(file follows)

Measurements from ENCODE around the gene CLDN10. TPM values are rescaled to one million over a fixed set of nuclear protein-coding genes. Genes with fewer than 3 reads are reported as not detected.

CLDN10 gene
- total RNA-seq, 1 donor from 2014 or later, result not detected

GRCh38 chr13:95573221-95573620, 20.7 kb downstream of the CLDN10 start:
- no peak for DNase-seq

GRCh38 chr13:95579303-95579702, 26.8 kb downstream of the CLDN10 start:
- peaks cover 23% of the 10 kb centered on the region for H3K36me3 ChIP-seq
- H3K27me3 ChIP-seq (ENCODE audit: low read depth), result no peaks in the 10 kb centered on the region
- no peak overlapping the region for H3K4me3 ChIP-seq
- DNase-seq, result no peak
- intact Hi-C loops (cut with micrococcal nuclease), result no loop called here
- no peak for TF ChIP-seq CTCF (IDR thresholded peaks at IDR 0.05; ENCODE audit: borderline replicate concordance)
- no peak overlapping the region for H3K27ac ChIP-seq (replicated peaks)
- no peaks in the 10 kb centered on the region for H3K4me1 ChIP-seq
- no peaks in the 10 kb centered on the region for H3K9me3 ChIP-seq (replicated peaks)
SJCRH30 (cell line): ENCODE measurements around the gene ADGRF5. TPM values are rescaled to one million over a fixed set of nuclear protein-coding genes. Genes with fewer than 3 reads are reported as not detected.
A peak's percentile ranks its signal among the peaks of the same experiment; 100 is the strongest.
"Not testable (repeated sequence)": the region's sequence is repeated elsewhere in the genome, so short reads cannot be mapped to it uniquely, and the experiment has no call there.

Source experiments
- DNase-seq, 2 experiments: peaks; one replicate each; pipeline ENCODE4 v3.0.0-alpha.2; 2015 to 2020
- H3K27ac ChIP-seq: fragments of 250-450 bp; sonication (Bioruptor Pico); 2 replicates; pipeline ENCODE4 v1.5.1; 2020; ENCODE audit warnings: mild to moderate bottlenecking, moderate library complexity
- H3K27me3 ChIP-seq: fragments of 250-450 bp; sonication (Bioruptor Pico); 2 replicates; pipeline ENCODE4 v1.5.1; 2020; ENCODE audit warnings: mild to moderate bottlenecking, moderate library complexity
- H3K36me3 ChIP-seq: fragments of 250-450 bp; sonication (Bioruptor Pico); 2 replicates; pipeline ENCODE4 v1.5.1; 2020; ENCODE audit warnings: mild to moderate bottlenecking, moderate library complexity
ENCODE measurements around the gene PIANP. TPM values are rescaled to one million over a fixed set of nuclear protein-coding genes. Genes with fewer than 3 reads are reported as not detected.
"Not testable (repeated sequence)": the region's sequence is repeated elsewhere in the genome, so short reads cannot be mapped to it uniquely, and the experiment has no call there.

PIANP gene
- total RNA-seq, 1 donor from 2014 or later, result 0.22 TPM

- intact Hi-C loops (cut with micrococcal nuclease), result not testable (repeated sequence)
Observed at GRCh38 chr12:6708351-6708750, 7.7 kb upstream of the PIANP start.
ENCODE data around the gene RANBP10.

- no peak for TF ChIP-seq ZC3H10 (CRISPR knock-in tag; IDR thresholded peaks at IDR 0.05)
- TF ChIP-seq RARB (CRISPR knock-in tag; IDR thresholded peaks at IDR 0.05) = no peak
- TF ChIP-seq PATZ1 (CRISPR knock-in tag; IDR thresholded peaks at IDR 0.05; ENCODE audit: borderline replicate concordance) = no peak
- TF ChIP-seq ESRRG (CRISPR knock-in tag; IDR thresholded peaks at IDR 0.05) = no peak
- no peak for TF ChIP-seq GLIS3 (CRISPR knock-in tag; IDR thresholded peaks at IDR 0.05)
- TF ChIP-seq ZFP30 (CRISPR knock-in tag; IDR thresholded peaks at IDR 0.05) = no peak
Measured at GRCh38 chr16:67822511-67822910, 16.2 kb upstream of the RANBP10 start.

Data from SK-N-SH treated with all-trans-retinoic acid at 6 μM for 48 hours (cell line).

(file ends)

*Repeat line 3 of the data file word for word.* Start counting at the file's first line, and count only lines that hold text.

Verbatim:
- total RNA-seq, 1 donor from 2014 or later, result not detected